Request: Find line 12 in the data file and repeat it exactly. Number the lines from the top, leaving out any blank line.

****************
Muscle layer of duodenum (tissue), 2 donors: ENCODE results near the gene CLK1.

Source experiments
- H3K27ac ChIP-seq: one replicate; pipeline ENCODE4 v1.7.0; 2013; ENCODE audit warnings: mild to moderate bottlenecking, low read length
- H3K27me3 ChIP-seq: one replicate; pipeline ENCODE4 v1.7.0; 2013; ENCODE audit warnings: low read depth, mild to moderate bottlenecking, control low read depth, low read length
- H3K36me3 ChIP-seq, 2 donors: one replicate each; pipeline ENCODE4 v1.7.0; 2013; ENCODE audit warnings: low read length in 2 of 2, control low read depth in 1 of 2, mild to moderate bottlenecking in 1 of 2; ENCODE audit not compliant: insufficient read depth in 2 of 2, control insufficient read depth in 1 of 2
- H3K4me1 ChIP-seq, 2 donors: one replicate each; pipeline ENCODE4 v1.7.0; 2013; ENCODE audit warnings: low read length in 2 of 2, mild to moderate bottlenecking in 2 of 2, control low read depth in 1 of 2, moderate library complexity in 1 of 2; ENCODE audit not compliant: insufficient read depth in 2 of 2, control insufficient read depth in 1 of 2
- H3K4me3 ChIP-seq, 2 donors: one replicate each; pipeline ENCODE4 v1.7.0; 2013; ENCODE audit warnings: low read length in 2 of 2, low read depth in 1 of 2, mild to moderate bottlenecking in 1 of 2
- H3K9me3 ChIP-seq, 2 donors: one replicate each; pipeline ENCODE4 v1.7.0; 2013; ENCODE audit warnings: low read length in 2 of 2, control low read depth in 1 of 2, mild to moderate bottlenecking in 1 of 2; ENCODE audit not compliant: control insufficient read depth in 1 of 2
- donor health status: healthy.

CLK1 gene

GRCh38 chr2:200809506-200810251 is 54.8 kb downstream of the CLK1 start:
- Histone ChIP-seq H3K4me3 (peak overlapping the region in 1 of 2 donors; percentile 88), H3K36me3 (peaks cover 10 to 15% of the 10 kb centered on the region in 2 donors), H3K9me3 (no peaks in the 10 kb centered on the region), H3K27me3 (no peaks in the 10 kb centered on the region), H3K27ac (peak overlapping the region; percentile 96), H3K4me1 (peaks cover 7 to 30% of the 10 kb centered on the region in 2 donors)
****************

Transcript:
- Histone ChIP-seq H3K4me3 (peak overlapping the region in 1 of 2 donors; percentile 88), H3K36me3 (peaks cover 10 to 15% of the 10 kb centered on the region in 2 donors), H3K9me3 (no peaks in the 10 kb centered on the region), H3K27me3 (no peaks in the 10 kb centered on the region), H3K27ac (peak overlapping the region; percentile 96), H3K4me1 (peaks cover 7 to 30% of the 10 kb centered on the region in 2 donors)